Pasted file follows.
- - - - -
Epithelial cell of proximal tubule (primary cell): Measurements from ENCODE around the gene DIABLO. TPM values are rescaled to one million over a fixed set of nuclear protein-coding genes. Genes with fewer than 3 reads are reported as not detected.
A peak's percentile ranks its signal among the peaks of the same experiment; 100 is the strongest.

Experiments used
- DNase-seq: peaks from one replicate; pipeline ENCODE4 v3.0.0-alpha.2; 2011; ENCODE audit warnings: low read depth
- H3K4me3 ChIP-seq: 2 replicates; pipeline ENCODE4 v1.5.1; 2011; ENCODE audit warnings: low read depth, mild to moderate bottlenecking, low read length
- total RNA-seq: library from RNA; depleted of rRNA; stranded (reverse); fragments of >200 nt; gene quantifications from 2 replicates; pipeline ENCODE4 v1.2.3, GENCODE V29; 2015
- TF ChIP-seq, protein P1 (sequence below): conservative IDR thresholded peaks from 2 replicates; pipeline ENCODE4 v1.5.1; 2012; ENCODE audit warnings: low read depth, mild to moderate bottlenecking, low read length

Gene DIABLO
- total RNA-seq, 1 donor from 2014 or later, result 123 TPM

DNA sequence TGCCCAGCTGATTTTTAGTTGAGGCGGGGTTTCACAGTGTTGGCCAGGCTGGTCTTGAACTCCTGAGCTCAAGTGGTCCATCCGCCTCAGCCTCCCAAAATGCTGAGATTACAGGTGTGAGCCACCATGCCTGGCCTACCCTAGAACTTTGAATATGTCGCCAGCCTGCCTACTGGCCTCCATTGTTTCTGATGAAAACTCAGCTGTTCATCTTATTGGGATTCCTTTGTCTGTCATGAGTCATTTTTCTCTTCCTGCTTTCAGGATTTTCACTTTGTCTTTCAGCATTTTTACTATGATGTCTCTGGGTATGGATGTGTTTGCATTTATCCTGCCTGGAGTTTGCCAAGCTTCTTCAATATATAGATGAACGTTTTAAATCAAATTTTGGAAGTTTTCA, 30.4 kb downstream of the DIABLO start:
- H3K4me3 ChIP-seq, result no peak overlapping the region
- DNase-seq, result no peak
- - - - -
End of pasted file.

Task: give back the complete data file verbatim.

Epithelial cell of proximal tubule (primary cell): Measurements from ENCODE around the gene DIABLO. TPM values are rescaled to one million over a fixed set of nuclear protein-coding genes. Genes with fewer than 3 reads are reported as not detected.
A peak's percentile ranks its signal among the peaks of the same experiment; 100 is the strongest.

Experiments used
- DNase-seq: peaks from one replicate; pipeline ENCODE4 v3.0.0-alpha.2; 2011; ENCODE audit warnings: low read depth
- H3K4me3 ChIP-seq: 2 replicates; pipeline ENCODE4 v1.5.1; 2011; ENCODE audit warnings: low read depth, mild to moderate bottlenecking, low read length
- total RNA-seq: library from RNA; depleted of rRNA; stranded (reverse); fragments of >200 nt; gene quantifications from 2 replicates; pipeline ENCODE4 v1.2.3, GENCODE V29; 2015
- TF ChIP-seq, protein P1 (sequence below): conservative IDR thresholded peaks from 2 replicates; pipeline ENCODE4 v1.5.1; 2012; ENCODE audit warnings: low read depth, mild to moderate bottlenecking, low read length

Gene DIABLO
- total RNA-seq, 1 donor from 2014 or later, result 123 TPM

DNA sequence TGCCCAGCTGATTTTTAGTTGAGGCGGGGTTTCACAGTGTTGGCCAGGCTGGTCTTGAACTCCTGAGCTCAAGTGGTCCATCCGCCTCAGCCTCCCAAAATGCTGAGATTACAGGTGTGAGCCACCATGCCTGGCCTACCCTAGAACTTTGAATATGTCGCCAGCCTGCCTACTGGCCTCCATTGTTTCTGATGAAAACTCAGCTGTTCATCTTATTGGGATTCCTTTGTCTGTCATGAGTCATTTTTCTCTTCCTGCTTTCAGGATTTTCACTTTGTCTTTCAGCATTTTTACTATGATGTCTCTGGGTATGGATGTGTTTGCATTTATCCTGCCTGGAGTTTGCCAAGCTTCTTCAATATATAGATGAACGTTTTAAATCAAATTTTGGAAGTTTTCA, 30.4 kb downstream of the DIABLO start:
- H3K4me3 ChIP-seq, result no peak overlapping the region
- DNase-seq, result no peak